Using the Sun
Understand the motion of the sun in the sky. Due to the position of the earth and its motion through space, the sun generally moves through the sky from the east to the west. This is not a precise way of figuring out direction; depending on the time of year, the exact path of the sun changes between the northeast-northwest, east-west, and southeast-southwest horizons of the sky.
A significant exception to this general rule can be found at the north and south poles. The extreme position of each pole on planet earth creates long seasons of darkness and light, with the sun being absent in some places for up to six months!
Know the season
Our planet not only travels through space, spinning on its axis from west to east, but it also tilts toward and away from the sun. This tilt creates a difference in temperature that results in seasonal changes. The tilt of the earth will also influence the general position of the sun, so by knowing the season, you'll have a more accurate idea of the direction indicated by the movement of the sun in the sky.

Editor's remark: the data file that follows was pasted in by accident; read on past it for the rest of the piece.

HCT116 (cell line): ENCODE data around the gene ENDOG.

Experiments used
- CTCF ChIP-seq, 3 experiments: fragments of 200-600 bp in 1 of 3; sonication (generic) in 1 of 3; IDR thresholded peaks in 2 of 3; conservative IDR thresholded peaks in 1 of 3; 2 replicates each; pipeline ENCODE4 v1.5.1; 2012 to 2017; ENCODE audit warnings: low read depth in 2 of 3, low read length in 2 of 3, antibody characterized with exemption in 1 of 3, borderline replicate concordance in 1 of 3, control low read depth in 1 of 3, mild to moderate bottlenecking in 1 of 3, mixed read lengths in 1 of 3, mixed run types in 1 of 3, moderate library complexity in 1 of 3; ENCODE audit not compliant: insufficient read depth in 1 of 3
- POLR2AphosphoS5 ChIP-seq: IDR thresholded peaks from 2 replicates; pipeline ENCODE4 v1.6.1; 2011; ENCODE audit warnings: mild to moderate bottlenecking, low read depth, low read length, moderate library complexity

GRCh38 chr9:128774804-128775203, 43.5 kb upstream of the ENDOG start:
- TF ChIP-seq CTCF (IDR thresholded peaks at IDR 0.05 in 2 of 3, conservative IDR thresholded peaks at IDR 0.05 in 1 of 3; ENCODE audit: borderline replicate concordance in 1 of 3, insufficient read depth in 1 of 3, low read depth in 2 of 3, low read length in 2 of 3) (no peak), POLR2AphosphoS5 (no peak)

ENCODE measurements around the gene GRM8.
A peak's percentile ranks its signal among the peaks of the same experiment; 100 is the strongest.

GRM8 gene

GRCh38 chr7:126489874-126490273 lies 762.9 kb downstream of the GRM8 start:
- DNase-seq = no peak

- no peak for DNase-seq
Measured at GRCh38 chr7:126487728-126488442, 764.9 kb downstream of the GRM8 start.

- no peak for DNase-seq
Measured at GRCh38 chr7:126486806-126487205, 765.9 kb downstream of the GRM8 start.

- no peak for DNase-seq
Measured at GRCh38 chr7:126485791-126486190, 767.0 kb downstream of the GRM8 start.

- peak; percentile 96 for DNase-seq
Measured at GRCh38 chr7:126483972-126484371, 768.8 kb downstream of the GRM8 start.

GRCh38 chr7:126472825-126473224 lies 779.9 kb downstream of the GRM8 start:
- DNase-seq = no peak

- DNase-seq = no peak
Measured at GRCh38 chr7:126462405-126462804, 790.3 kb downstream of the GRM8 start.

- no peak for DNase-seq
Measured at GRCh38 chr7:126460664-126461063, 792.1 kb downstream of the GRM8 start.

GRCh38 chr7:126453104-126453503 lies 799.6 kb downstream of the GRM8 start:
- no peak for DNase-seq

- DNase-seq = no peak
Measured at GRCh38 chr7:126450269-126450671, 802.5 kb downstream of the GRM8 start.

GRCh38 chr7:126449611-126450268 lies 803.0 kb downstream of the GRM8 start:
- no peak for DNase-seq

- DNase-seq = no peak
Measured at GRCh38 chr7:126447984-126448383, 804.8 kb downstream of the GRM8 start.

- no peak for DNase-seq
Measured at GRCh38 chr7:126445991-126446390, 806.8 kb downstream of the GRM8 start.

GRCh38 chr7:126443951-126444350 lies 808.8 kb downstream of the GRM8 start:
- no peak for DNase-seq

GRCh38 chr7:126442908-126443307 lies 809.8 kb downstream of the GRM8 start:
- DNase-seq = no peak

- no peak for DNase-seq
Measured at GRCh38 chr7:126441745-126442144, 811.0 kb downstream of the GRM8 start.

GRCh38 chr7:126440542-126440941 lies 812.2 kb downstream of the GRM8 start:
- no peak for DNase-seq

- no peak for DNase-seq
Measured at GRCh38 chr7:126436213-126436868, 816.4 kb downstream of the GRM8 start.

In summer the sun rises over the northeast horizon. As the day passes, the sun will move through the north-eastern sky into the north-western half, finally setting behind the north-western horizon.
In spring and fall the sun will travel a more direct route through the sky. This means that it will rise in the east and pass through the sky to set in the west.
In winter the sun will rise in the southeast part of the sky. Throughout the day, it will travel through the south-eastern sky until it sets behind the southwestern horizon.
NOTE: In the southern hemisphere (the southern parts of Africa, much of South America, Australia), the motion of shadows is reversed. This means that in summer the sun will rise in the southeast and in winter in the northeast, while spring and fall will be the same as the northern hemisphere with the sun rising in the east.